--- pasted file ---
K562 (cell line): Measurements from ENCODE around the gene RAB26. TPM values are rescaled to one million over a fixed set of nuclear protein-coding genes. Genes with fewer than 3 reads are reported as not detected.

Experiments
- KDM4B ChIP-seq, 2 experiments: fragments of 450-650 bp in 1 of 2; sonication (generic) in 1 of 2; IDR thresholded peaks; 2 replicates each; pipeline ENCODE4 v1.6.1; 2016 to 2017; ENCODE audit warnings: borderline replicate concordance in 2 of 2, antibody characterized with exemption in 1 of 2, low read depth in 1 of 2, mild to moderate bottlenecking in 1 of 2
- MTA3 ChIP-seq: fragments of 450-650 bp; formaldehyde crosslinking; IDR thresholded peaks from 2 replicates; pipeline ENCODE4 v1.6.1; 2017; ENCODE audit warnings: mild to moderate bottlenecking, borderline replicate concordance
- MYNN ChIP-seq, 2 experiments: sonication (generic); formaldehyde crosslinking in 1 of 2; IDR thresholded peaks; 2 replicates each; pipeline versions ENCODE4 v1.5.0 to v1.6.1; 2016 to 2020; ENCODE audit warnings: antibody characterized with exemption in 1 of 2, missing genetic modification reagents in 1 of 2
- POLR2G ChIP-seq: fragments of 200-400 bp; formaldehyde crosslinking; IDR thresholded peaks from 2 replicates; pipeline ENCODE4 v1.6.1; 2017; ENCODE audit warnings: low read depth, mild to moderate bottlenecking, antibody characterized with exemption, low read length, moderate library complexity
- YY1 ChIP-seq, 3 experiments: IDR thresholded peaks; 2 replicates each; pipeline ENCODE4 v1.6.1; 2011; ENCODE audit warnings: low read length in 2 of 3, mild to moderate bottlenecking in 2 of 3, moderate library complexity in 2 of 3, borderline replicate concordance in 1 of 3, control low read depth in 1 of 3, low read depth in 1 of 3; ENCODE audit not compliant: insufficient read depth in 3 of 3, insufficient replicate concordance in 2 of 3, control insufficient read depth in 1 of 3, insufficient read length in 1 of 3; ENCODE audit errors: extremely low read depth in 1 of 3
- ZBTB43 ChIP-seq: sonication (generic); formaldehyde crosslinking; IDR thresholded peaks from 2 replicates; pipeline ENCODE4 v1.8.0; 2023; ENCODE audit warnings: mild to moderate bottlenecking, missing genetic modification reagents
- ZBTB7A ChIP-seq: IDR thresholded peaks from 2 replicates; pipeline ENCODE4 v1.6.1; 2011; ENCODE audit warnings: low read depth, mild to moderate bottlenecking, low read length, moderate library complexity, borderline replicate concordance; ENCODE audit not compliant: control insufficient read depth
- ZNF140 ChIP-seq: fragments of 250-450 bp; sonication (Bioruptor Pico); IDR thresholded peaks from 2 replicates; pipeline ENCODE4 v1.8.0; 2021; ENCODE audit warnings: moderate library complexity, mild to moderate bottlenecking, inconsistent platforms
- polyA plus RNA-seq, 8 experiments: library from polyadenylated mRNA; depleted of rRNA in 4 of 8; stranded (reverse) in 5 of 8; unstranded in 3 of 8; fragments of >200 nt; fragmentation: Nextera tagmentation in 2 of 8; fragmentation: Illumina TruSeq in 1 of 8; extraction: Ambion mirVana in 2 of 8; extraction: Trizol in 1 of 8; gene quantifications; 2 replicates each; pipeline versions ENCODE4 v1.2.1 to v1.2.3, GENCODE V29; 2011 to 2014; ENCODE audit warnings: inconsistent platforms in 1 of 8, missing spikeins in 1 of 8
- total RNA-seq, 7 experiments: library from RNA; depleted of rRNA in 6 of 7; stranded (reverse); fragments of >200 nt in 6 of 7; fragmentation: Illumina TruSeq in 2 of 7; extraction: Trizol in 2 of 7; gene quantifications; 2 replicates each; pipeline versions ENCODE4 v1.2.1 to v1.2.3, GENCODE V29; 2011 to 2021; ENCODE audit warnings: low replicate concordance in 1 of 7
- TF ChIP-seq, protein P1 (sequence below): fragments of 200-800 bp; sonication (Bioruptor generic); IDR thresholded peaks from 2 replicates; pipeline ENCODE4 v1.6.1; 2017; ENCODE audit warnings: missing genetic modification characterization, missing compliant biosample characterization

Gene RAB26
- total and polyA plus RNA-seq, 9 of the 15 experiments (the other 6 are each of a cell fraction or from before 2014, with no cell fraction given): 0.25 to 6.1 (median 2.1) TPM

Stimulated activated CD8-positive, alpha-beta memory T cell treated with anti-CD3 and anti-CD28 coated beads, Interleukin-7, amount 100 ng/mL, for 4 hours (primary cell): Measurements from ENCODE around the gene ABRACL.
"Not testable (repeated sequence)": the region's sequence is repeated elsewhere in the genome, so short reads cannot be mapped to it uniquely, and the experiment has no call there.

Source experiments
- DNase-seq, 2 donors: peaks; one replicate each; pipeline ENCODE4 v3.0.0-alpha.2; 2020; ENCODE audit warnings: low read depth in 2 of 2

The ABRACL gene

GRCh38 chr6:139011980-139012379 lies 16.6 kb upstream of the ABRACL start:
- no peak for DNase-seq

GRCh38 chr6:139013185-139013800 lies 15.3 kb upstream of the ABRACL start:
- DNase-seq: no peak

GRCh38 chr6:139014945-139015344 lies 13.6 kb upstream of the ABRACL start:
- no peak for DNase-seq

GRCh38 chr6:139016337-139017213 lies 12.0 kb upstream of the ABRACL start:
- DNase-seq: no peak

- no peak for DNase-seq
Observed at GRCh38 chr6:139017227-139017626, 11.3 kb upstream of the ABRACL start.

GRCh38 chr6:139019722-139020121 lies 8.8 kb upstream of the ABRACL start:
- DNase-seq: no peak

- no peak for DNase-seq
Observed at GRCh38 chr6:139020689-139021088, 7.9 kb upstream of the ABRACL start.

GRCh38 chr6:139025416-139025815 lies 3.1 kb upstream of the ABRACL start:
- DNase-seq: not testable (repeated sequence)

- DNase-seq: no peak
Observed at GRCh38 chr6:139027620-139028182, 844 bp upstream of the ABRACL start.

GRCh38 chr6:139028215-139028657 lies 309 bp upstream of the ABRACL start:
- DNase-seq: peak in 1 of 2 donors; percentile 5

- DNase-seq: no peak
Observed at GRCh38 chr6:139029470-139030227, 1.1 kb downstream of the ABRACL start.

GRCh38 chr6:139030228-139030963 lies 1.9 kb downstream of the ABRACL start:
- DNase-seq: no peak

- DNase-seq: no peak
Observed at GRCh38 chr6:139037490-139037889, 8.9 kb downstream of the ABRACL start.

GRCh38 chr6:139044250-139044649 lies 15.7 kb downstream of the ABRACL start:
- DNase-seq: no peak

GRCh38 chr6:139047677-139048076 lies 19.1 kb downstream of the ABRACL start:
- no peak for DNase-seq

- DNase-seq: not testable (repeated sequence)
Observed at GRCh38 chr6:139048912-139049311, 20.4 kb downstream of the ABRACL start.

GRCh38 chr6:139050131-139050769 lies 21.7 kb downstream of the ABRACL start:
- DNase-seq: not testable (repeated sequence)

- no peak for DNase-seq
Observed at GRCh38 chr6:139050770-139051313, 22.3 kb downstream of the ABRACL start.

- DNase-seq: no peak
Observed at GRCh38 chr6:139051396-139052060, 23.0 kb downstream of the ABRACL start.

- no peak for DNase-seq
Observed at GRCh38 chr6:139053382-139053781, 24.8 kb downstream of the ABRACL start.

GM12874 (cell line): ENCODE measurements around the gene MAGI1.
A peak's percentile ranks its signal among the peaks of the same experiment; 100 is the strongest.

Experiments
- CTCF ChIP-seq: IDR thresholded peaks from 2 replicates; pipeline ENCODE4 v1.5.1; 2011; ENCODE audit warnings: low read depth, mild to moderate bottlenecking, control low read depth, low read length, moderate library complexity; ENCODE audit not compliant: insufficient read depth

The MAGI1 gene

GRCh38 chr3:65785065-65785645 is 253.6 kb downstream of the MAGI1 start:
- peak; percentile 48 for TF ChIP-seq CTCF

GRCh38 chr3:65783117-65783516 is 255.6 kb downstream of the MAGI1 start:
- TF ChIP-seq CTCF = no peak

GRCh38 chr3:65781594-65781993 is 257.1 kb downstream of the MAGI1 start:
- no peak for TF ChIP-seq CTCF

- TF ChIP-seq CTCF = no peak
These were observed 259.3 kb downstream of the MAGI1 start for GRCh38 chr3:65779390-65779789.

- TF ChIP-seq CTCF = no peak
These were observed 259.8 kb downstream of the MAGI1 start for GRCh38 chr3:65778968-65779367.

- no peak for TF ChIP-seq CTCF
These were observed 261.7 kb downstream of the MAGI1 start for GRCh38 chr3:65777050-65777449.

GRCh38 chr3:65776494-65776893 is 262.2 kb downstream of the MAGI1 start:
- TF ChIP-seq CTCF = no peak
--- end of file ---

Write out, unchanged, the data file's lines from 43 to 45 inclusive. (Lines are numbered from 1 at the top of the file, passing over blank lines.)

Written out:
GRCh38 chr6:139030228-139030963 lies 1.9 kb downstream of the ABRACL start:
- DNase-seq: no peak

- DNase-seq: no peak